Barry Foy has played Irish music on several instruments since taking it up in Chicago in the 1970s. The author of the book Field Guide to the Irish Music Session, he moved to Minnesota in 2013 after a quarter-century in Seattle and is proud to be a part of the Twin Cities Irish music scene.
Paul Wehling was a founding member of Clumsy Lovers, a band which dominated the Minneapolis-Saint Paul Irish/Celtic music scene in the early 1990s, made two recordings and won a Minnesota Music Award. He also founded a Celtic music trio, the Blackbirds, with Sean Egan and Sam Adams, and is a highly sought-after accompanist.
What We Do
Together we have experience performing at community fairs and festivals, colleges and universities, folk clubs, and a variety of other venues—doing concerts, workshops, dances, and school residencies all over the United States, Canada, and Europe.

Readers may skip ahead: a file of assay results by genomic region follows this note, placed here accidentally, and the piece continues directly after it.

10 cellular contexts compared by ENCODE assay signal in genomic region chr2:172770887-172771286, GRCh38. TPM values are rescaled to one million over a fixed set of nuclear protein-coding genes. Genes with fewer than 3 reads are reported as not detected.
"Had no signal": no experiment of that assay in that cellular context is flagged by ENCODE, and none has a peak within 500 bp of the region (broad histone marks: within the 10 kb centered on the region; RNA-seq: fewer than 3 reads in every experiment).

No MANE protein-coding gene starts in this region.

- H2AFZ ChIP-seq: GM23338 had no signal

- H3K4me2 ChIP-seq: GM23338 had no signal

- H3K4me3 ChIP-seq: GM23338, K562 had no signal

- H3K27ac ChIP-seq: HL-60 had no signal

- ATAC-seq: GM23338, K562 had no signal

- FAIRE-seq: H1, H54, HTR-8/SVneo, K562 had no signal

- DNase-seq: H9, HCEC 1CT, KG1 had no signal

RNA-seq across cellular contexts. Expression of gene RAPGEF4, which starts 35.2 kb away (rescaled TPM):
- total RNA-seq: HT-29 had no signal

Chulrua has performed at many Irish festivals, folk festivals, and community celebrations around the United States and in Canada. We often combine concert appearances with workshops at festivals, and are happy to play for dancers and appear at demonstration booths to talk with festival-goers about our instruments and the music we play.
Chulrua concerts are generally at least two full 50-minute sets. We try to make our concerts more than just a healthy dose of Irish traditional music; we also talk a bit about our instruments and the different types of tunes played in the tradition, tell a few stories about how particular tunes got their names, and about the musicians who composed or handed down the tunes and songs we play.